"The Hustler" played to a fair house at the Lansing last night. As specialty companies go the present "Hustler" company is unusually good. The people are mostly new and the whole production has been greatly improved since last season. From a specialty production the public does not expect plots or climaxes or even funny situations, but it does expect good specialties, handsome costumes, jokes even that were made at some time since the creation, and women at whom one can look without a sensation of pain. "The Hustler" did all this and even more. The costumes were all in excellent taste and perfect harmony of color. The women were not only richly but becomingly dressed. As to the women themselves, there were five and they were all pretty. Pretty women may not be necessary to a good performance, but there is no gainsaying that they are a very enjoyable luxury. Some of the jokes had been said before, but, by the way, most things have. The specialties were all good, and the male quartet was very fair, though one of the tenors had a fatal tendency to get away from the rest. The hat kicking act was done particularly well. In short the whole performance fulfilled the great dictum de omni et nullo of all farce comedy: "The girls were pretty The boys were witty."
John Tierney as McFadden and Harry Watson as Busch seem well adapted to comedy of that nature, and it is doubtful if they could easily be improved upon. Mamie Mayo in her song, the "Bowery Girl," was altogether refreshing. She had little or no voice, but after she once smote you with her smile and "told you her eyes" you didn't mind that. Miss Mayo has one of those aggressive personalities that walk right over the footlights. She sings—and smiles—in dead earnest and "wades right in." as the gallery boys would say. She has a robust physique and plenty of warmth and is very much alive, and nobody minds at all that it is a little shady, enough to make it "refreshing." Mr. Harry Watson in his song and dance in effeminate trousers was many times encored, and like the cat that is not unknown to fame, he came back, "For he couldn't stay away."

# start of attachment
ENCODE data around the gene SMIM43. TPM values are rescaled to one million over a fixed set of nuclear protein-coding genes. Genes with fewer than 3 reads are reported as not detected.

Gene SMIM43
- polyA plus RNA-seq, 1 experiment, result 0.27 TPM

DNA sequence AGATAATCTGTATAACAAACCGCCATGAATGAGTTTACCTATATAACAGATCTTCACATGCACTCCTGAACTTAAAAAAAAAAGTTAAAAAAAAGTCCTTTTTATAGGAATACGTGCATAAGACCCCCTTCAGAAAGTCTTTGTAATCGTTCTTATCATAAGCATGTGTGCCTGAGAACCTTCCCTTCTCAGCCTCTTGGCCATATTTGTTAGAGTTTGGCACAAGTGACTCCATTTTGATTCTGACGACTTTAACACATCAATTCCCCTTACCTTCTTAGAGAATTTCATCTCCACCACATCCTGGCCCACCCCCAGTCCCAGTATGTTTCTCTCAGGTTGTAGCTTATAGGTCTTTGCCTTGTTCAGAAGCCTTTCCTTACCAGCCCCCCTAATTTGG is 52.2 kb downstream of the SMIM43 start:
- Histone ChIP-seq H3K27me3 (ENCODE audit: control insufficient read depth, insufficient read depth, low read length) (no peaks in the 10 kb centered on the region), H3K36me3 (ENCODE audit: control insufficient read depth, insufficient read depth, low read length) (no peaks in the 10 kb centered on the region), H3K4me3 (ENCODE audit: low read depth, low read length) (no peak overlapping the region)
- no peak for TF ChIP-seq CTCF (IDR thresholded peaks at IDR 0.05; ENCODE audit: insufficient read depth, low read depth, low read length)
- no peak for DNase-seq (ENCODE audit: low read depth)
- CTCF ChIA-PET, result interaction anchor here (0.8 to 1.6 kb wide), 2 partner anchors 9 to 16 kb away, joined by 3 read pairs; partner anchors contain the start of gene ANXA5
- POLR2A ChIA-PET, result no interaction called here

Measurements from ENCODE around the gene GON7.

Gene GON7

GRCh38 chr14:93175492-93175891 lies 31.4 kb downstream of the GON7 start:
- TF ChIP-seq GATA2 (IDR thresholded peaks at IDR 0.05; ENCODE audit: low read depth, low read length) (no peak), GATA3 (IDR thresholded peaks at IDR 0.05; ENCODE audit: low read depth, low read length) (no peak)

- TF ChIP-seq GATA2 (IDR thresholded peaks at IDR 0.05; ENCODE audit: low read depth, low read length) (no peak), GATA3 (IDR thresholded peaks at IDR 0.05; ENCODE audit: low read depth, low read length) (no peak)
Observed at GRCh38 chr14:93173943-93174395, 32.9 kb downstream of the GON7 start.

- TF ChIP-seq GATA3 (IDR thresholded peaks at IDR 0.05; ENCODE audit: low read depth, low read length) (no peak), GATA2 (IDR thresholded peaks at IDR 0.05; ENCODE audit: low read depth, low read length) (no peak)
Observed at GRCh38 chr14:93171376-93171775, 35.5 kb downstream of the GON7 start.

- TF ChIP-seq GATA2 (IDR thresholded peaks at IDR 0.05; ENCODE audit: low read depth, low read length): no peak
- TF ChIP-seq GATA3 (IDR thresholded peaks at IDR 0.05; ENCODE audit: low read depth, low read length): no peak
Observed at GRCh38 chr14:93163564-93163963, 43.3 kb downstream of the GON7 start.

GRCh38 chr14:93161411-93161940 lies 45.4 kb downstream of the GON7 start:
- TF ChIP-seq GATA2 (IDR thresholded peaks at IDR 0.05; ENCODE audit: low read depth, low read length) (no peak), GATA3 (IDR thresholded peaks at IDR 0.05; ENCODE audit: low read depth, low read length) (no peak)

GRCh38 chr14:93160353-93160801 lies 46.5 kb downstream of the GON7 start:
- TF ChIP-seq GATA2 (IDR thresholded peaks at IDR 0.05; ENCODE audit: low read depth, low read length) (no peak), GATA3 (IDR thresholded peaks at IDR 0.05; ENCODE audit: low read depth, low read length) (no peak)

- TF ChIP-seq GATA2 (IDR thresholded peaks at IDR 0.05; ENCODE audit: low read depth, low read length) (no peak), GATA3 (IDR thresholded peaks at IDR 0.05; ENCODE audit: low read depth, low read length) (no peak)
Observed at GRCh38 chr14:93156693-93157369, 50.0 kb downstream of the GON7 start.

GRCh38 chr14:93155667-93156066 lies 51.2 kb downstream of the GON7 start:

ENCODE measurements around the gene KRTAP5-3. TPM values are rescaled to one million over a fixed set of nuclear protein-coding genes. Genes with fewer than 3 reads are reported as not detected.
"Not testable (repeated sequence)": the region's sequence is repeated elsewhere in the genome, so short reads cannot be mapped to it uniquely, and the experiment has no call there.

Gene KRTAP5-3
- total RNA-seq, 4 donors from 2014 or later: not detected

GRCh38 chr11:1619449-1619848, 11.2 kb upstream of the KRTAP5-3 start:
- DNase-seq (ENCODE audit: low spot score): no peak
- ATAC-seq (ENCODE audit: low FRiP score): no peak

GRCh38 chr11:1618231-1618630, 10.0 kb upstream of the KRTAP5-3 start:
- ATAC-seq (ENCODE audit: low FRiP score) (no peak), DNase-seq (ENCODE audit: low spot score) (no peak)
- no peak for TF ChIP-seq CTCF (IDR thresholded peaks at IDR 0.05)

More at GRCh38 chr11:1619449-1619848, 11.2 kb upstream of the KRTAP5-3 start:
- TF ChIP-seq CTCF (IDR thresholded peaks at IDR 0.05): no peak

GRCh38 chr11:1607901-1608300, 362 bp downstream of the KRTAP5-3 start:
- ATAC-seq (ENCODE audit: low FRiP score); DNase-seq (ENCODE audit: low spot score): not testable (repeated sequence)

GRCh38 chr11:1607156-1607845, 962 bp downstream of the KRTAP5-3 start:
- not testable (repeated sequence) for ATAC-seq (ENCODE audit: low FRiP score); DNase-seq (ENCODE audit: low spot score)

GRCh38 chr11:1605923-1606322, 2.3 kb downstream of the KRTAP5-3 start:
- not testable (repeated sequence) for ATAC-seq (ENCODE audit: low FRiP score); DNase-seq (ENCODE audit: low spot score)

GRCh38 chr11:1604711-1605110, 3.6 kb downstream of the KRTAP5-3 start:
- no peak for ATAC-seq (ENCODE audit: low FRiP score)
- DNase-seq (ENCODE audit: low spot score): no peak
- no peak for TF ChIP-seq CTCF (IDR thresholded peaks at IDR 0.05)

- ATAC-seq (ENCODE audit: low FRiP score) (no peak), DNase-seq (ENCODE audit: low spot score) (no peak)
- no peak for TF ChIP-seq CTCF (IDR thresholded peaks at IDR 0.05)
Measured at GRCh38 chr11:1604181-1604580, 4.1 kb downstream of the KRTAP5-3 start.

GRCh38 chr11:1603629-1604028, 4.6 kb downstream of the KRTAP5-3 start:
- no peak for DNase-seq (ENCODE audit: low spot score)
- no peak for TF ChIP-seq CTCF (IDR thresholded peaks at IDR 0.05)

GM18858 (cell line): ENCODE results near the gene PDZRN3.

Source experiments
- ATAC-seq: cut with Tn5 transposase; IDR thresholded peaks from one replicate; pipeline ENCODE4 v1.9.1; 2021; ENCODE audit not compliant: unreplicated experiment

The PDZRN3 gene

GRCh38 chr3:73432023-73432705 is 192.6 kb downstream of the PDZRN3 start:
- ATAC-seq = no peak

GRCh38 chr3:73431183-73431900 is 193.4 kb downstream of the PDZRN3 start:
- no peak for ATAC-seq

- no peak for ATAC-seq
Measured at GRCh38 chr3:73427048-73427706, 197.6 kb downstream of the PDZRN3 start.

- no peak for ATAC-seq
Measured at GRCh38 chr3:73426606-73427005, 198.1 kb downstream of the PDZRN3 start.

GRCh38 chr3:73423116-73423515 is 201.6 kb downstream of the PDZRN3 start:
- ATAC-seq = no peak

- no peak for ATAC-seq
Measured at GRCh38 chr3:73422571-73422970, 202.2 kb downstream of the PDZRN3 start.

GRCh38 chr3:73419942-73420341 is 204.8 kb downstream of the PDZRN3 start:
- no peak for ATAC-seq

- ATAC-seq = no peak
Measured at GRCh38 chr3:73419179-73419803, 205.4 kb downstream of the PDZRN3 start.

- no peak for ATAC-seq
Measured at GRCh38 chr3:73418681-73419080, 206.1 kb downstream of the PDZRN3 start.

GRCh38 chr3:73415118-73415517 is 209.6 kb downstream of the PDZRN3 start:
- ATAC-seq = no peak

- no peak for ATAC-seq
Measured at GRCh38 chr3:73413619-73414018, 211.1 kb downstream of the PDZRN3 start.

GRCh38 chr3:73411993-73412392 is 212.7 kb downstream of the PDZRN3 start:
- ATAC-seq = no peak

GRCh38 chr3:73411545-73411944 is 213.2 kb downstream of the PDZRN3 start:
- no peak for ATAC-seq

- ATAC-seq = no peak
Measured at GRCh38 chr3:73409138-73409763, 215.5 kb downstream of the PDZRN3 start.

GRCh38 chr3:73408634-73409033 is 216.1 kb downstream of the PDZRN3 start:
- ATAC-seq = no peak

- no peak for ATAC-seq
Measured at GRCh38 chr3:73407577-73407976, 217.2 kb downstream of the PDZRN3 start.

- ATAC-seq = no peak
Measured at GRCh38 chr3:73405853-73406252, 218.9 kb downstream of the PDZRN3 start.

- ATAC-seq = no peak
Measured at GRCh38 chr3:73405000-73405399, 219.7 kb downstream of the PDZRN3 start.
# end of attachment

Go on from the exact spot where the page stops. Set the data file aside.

The Hustler: The New York Times reviewer called The Hustler "the usual variety exhibition" when it opened at the Bijou Theater in New York (24 November 1891). The original company included John and Henry Kernell; Gus Mills, a female impersonator; Barney Reynolds, Mollie Thompson, and Rose and Hilda Laporte. The Kernell company played in the New York area theaters for several years, occasionally changing some of the specialty acts, according to Odell (XV).
Lansing Theatre: The Lansing Theater, on the southwest corner of 13th and P Streets, was built in 1891, displacing the Funke Opera House as the largest and finest theater in Lincoln. The owners were J.F. Lansing (b. 1842), a Lincoln real estate man, and his brother-in-law Henry Oliver (b. 1857); Edward A. Church was the manager. According to the program of the opening week (November 23-28, 1891) the auditorium consisted of the orchestra and parquet seating on the main level, with dress circle at the rear and sides; three tiers of five boxes each and six loges were at the sides. Above were the balcony and the gallery. With standing room, about 2500 people could be present.
The building also housed offices, including that of Cather's friend and fellow reviewer, Dr. Julius H. Tyndale. It was renamed the Oliver Theater in 1898.
Mamie Mayo: No actress named Mamie or Margaret Mayo is listed in the indexes to Odell's Annals of the New York Stage or the New York Times drama reviews for this period. She appeared in Lincoln, Nebraska, in The Hustler on October 24, 1894.
Bowery Girl: The New York Times described "The Bowery Girl" as Annie Hart's song in an article on July 1, 1894. A play by Ada Lee Bascom, A Bowery Girl, lasted for eight performances on Broadway in December 1895.
Another possibility is the somewhat better known song, "My Pearl is a Bowery Girl," with music by Andrew Mack and words by William Jerome (1894).
The cat that is not unknown to fame, be came back, "For he couldn't stay away": The humorous song, "The Cat Came Back," is attributed to Harry S. Miller. It now has many variations, telling how a man tries to get rid of a cat that keeps hanging around—putting it on a train, sending it up in a balloon, sinking it in a lake, and many other far-fetched methods, but, as the chorus says, But the cat came back the very next day, The cat came back, we thought he was a goner, The cat came back, he just wouldn't stay away.